One of my favorite longburn stories over the past couple of years is the Apple privacy drive. It’s a winding narrative, but the easiest way to sum it up is the company has made privacy one of its leading products.
This has been bubbling away in the background for some time, but hit fever pitch recently with the launch of iOS 14. You can read more about the specifics of the Apple privacy offensive in its latest iPhone software here, but there’s one update that’s particularly relevant to the state of things today: app tracking and data.
To put it simply, Apple will soon require apps to get the user’s permission before tracking their data. That might sound obvious, but it’s quietly revolutionary and is ruffling feathers across the entire industry.
Anyway, the actual news. Apple continued its privacy offensive today by releasing an in-depth (and cute) whitepaper. Called A Day in the Life of Your Data, it analyzes how apps track people, something it explores through the lens of a father and daughter visiting a park.
I’d recommend just reading it, but we’ll throw down a quick summary. The report explains how websites, apps, and social media platforms harvest user data and sell it on without the average user’s knowledge. It shows how and when this data is collected through everyday tasks, such as riding the bus, playing a game, and paying for food.
One of the reasons I’m a fan of the Apple privacy offensive is simple: it’s terrifying other big technology companies. You only need to look at Zuckerberg’s attacks on Apple or Google’s mewling to see how much it’s upsetting organizations whose business model is concentrated on shadily harvesting your data and selling it to advertisers.
And you know what? Fuck them. I hope the Apple privacy offensive decimates their businesses. The internet is broken, and this may help level the playing field a bit.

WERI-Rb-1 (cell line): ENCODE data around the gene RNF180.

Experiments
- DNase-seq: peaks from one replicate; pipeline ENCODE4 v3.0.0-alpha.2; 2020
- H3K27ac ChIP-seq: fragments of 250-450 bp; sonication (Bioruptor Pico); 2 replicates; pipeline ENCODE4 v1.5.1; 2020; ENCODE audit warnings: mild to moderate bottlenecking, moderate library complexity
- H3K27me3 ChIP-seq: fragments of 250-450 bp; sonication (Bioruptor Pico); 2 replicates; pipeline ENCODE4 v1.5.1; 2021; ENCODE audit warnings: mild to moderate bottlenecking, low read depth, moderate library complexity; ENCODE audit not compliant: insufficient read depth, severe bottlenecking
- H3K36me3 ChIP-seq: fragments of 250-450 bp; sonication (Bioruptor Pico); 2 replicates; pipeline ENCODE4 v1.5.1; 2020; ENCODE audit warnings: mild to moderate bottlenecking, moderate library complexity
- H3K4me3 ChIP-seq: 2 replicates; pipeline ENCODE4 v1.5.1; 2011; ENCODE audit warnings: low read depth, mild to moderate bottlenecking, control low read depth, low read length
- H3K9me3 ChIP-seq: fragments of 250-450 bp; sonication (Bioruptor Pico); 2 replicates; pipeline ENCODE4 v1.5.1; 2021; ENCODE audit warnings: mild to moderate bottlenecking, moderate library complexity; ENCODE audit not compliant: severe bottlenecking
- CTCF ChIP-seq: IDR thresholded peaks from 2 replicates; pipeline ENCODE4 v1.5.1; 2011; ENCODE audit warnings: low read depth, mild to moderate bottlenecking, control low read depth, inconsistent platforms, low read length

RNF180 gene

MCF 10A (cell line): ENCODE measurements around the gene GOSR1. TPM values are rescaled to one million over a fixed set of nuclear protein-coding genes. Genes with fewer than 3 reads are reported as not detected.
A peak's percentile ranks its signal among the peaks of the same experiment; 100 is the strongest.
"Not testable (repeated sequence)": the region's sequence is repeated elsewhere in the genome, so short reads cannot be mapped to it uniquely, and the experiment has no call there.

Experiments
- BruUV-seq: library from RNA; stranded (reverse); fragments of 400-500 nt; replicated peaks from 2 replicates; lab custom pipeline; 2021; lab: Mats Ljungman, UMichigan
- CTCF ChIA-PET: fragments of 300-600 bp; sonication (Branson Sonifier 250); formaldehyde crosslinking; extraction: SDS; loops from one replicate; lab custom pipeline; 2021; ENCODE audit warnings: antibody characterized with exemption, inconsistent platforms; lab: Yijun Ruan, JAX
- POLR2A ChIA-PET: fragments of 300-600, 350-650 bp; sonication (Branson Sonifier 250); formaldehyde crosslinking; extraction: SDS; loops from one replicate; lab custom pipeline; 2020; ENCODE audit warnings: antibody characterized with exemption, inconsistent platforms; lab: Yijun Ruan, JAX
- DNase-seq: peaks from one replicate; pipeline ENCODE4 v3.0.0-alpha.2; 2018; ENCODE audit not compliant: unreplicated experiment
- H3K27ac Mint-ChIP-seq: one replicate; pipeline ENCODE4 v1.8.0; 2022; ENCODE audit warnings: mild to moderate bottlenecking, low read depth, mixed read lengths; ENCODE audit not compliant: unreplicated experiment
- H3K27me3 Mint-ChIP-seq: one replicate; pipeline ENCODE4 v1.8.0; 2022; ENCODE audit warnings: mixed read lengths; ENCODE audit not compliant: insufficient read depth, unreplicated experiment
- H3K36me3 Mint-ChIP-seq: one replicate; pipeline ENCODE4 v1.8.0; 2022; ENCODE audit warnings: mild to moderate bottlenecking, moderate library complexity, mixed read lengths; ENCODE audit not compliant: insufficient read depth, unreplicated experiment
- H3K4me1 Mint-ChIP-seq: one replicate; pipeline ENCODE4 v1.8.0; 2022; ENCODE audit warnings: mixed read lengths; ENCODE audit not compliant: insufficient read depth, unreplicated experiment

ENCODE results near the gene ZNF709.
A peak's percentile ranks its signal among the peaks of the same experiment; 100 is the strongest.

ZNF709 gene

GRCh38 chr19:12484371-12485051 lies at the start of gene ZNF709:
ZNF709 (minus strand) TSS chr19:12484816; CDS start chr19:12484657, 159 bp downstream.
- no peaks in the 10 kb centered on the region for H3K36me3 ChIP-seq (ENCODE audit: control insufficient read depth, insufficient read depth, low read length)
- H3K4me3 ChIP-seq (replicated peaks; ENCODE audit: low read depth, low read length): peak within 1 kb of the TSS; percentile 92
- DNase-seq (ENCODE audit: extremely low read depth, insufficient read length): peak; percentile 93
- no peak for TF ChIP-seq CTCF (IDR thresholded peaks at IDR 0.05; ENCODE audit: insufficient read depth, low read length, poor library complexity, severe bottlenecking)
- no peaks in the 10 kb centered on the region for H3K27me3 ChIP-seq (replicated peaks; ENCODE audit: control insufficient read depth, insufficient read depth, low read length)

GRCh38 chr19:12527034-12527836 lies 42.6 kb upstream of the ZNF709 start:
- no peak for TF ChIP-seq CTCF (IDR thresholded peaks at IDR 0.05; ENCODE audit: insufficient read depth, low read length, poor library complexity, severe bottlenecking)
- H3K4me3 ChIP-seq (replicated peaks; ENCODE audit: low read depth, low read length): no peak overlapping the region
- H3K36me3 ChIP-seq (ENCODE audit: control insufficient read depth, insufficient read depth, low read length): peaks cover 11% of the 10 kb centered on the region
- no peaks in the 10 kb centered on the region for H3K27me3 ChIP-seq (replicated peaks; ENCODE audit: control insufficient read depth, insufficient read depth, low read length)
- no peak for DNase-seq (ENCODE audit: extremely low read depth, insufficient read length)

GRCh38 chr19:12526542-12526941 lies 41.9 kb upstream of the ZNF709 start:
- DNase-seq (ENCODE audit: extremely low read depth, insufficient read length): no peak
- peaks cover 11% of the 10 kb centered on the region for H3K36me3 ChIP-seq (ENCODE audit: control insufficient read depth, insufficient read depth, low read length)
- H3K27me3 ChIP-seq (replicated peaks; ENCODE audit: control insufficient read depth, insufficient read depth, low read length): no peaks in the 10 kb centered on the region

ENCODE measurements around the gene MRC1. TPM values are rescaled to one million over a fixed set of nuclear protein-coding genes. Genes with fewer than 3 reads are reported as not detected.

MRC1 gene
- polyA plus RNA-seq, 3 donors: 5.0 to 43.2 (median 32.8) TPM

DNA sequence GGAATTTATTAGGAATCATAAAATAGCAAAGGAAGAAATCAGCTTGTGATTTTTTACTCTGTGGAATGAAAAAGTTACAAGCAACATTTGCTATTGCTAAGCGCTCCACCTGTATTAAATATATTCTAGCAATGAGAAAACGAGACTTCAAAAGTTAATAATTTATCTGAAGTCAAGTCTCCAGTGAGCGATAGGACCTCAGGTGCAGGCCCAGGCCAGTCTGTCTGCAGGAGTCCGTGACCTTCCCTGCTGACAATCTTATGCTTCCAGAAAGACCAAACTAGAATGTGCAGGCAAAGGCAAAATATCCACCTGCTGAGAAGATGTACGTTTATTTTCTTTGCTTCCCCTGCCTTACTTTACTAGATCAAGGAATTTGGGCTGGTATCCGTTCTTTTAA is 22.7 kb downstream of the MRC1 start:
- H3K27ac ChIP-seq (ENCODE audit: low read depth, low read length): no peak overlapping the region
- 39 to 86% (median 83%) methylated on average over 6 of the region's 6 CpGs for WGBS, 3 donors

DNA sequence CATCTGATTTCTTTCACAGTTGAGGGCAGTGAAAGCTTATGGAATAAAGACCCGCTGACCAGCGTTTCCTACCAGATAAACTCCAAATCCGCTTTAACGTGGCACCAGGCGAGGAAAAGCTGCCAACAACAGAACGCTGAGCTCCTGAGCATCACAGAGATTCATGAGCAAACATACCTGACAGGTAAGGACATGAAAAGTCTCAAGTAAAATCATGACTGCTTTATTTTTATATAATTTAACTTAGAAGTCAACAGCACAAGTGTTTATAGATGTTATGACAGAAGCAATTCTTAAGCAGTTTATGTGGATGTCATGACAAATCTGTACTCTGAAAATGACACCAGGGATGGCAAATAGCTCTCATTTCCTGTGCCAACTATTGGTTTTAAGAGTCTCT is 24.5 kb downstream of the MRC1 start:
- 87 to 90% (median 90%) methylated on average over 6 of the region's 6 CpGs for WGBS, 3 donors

Before we leave though, let’s think about Apple a little bit. While I truly believe the company’s privacy-first approach is laudable and a fantastic step in ensuring people are more aware of how the technology world works, let’s not forget this is a product.
Apple, like any other global business, is out for only one thing: profit. This focus on privacy isn’t really about protecting you, it’s a strategy designed to sell more of its devices and services. This doesn’t mean it’s not beneficial to the consumer in the long run, just that this isn’t the angle the company is coming from — and that’s vital to keep in mind.
Basically, if it was legal and profitable to harvest your organs, one day you’d wake up in an ice-filled Apple Bath filled with Tim Cook standing over you.
Despite this, we should still laud the Apple privacy approach. The company decided to wade against the current and go another way compared with other technology organizations. Yes, it might be only doing it for profit, but there was plenty of money to be made otherwise.
And anything that leaves Facebook and Google shook can’t be all bad.
You can read the A Day in the Life of Your Data whitepaper here.
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